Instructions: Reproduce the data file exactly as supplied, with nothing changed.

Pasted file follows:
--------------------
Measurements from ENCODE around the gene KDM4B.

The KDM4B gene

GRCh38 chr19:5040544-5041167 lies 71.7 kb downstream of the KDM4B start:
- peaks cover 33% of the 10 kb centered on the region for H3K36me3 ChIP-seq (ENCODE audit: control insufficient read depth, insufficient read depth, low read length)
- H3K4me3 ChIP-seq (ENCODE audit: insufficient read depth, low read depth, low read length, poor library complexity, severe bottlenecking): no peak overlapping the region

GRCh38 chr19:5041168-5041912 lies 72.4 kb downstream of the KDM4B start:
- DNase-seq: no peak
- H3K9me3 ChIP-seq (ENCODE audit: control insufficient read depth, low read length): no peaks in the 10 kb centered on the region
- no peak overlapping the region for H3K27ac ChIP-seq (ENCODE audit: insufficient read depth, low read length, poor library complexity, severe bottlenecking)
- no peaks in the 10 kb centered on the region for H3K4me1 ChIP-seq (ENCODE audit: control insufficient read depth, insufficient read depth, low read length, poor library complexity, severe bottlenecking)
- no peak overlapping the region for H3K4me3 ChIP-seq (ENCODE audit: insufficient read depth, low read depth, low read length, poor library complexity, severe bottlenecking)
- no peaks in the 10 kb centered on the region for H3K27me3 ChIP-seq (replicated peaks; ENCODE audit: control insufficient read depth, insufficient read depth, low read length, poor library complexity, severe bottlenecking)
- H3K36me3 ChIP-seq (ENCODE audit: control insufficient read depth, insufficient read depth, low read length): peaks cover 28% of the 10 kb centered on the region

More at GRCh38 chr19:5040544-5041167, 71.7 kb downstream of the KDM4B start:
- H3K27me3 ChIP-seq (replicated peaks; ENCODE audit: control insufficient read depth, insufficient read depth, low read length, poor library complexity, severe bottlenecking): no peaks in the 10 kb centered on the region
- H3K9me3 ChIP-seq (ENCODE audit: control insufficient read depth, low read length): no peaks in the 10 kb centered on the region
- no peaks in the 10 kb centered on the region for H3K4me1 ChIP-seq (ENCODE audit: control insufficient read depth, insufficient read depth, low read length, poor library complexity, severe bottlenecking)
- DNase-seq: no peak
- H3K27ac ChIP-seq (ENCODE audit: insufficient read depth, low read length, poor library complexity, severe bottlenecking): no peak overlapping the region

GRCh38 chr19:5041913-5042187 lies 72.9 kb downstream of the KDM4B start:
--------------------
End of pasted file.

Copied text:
Measurements from ENCODE around the gene KDM4B.

The KDM4B gene

GRCh38 chr19:5040544-5041167 lies 71.7 kb downstream of the KDM4B start:
- peaks cover 33% of the 10 kb centered on the region for H3K36me3 ChIP-seq (ENCODE audit: control insufficient read depth, insufficient read depth, low read length)
- H3K4me3 ChIP-seq (ENCODE audit: insufficient read depth, low read depth, low read length, poor library complexity, severe bottlenecking): no peak overlapping the region

GRCh38 chr19:5041168-5041912 lies 72.4 kb downstream of the KDM4B start:
- DNase-seq: no peak
- H3K9me3 ChIP-seq (ENCODE audit: control insufficient read depth, low read length): no peaks in the 10 kb centered on the region
- no peak overlapping the region for H3K27ac ChIP-seq (ENCODE audit: insufficient read depth, low read length, poor library complexity, severe bottlenecking)
- no peaks in the 10 kb centered on the region for H3K4me1 ChIP-seq (ENCODE audit: control insufficient read depth, insufficient read depth, low read length, poor library complexity, severe bottlenecking)
- no peak overlapping the region for H3K4me3 ChIP-seq (ENCODE audit: insufficient read depth, low read depth, low read length, poor library complexity, severe bottlenecking)
- no peaks in the 10 kb centered on the region for H3K27me3 ChIP-seq (replicated peaks; ENCODE audit: control insufficient read depth, insufficient read depth, low read length, poor library complexity, severe bottlenecking)
- H3K36me3 ChIP-seq (ENCODE audit: control insufficient read depth, insufficient read depth, low read length): peaks cover 28% of the 10 kb centered on the region

More at GRCh38 chr19:5040544-5041167, 71.7 kb downstream of the KDM4B start:
- H3K27me3 ChIP-seq (replicated peaks; ENCODE audit: control insufficient read depth, insufficient read depth, low read length, poor library complexity, severe bottlenecking): no peaks in the 10 kb centered on the region
- H3K9me3 ChIP-seq (ENCODE audit: control insufficient read depth, low read length): no peaks in the 10 kb centered on the region
- no peaks in the 10 kb centered on the region for H3K4me1 ChIP-seq (ENCODE audit: control insufficient read depth, insufficient read depth, low read length, poor library complexity, severe bottlenecking)
- DNase-seq: no peak
- H3K27ac ChIP-seq (ENCODE audit: insufficient read depth, low read length, poor library complexity, severe bottlenecking): no peak overlapping the region

GRCh38 chr19:5041913-5042187 lies 72.9 kb downstream of the KDM4B start: